Lately I have been watching a lot of Dragon Ball. Dragon Ball Z was my favorite show as a child, and it was on pretty much every channel. On New Years Eve I used to spend the day watching all of the DBZ movies, which played back to back on one of the kids channels. I’ve seen every episode of DB and DBZ multiple times. I was feeling a bit nostalgic, so I decided to watch all of the episodes from the beginning of DB to the end of DBZ. Right now I’m at the point where Krillin and Goku meet.

As I’ve been watching DB, I’ve been quite disturbed by the sheer amount of problems with the show that I didn’t notice as a child. It’s kind of a running joke that there is a lot of sexism in the show, but I never realized just how pervasive it is. And I’m surprised that the obvious racism doesn’t get the same attention that the sexism does.

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To begin with the sexism, every major male character either sexually assaults or objectifies Bulma throughout the show. Goku, who is absolutely naive and has the intelligence of a three year old, takes Bulma’s panties off while she’s sleeping. That is beyond disturbing. Oolong and Master Roshi are constantly trying to get Bulma to sleep with them. Oolong even went so far as to offer to turn into underwear for Bulma to wear, and Master Roshi tries to exchange things for sexual favours. And they try to teach Goku to objectify women. Oolong tries to convince Goku that he should want a harem of women, and Master Roshi considers teaching Goku that fat women are ugly Goku’s first lesson in Martial Arts. Yamcha doesn’t sexually assault Bulma, but he does do some very creepy things in the name of curing his fear of women.

200_s

Bulma is often considered a slut because she is willing to show her underwear to get things, but, given how all the men she meets treat her, who can blame her? She’s very clearly learned that her looks matter more than her brains. She clearly doesn’t like being sexually objectified, but she appears not to have the language necessary to express why she doesn’t like the treatment. After all, she never explains to Goku why he shouldn’t feel people up or take off their underwear. In fact, in the DB universe, it seems as though consent doesn’t really exist.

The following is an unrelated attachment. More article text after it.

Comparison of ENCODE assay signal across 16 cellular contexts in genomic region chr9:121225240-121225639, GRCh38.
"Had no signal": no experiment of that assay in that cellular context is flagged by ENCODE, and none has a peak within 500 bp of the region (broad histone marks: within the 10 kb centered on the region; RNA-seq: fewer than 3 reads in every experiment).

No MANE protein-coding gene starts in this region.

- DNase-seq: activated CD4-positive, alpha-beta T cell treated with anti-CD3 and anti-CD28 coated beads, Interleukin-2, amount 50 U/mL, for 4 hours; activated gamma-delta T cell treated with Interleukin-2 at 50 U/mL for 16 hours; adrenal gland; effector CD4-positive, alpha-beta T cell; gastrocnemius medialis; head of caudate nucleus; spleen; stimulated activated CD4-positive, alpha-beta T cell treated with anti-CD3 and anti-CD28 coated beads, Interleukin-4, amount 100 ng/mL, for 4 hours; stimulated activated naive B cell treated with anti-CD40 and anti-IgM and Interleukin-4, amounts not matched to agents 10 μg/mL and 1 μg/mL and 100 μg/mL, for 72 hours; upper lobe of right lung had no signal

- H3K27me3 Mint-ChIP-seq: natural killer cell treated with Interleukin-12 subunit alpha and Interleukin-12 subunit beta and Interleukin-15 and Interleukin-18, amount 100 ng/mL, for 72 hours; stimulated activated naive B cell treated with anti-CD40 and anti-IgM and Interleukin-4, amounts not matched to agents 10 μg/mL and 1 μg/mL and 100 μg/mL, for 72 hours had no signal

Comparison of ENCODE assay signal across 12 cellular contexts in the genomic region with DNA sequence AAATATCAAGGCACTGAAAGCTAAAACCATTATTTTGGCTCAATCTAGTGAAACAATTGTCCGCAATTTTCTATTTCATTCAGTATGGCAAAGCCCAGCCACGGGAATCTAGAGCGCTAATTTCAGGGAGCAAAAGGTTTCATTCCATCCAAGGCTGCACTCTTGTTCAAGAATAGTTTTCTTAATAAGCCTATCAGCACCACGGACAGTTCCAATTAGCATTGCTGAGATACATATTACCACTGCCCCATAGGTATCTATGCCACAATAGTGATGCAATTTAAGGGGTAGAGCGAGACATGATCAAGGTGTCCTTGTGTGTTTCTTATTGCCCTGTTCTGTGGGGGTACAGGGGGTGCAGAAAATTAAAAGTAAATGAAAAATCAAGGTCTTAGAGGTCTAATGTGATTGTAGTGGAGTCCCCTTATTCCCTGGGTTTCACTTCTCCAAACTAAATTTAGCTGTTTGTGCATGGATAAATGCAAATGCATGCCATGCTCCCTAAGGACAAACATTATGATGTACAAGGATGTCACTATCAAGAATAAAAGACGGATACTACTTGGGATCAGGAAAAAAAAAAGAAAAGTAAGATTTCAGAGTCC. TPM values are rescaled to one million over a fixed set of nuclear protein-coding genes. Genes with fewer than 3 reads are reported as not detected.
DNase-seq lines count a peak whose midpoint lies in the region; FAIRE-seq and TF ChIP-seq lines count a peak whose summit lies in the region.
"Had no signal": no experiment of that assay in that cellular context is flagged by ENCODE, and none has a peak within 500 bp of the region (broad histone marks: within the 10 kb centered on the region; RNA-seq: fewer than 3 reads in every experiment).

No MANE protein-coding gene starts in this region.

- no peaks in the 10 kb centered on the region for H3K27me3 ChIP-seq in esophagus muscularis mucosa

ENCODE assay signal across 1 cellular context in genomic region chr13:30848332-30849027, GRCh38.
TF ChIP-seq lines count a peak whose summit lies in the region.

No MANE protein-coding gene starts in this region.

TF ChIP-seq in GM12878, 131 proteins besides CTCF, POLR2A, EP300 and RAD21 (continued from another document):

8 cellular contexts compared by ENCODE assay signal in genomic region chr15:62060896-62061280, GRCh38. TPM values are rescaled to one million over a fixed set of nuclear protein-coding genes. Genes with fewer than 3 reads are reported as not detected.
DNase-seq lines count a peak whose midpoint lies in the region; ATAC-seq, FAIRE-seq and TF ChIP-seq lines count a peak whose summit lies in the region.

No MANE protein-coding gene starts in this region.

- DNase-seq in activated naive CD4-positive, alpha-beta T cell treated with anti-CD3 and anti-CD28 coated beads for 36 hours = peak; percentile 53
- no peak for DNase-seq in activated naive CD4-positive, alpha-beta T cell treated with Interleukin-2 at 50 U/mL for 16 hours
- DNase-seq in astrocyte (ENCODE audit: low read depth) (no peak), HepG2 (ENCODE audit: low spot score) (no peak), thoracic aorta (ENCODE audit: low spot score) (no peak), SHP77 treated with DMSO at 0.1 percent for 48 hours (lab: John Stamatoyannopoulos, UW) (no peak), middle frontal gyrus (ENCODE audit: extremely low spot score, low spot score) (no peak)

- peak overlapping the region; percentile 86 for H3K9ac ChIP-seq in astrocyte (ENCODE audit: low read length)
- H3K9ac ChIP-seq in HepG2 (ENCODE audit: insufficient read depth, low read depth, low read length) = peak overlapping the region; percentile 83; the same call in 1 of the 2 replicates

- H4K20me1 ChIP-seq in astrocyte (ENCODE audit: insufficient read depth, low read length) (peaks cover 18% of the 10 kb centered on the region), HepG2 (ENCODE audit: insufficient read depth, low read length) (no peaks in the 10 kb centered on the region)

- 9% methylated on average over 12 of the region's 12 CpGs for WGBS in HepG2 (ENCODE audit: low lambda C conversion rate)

db1-02

The shows racism doesn’t appear to be caused by the characters, but it is obviously there. In the DB universe, people of all racial backgrounds live together, and nobody really seems to notice the obvious differences that exist between people. But a number of the characters are problematic. The one that is pointed out the most is Mr. Popo. He looks like he’s wearing black-face. And even his name is problematic.But a lot of the village people are racial stereotypes too. For example, in the village that Goku saves from Oolong, the people are meant to be Native American. All of the people look white, and most of them dress in the same type of clothes that everyone else in the universe wears, but a few of them wear traditional Native American celebratory garb. And the girl being saved is named Pochawampa.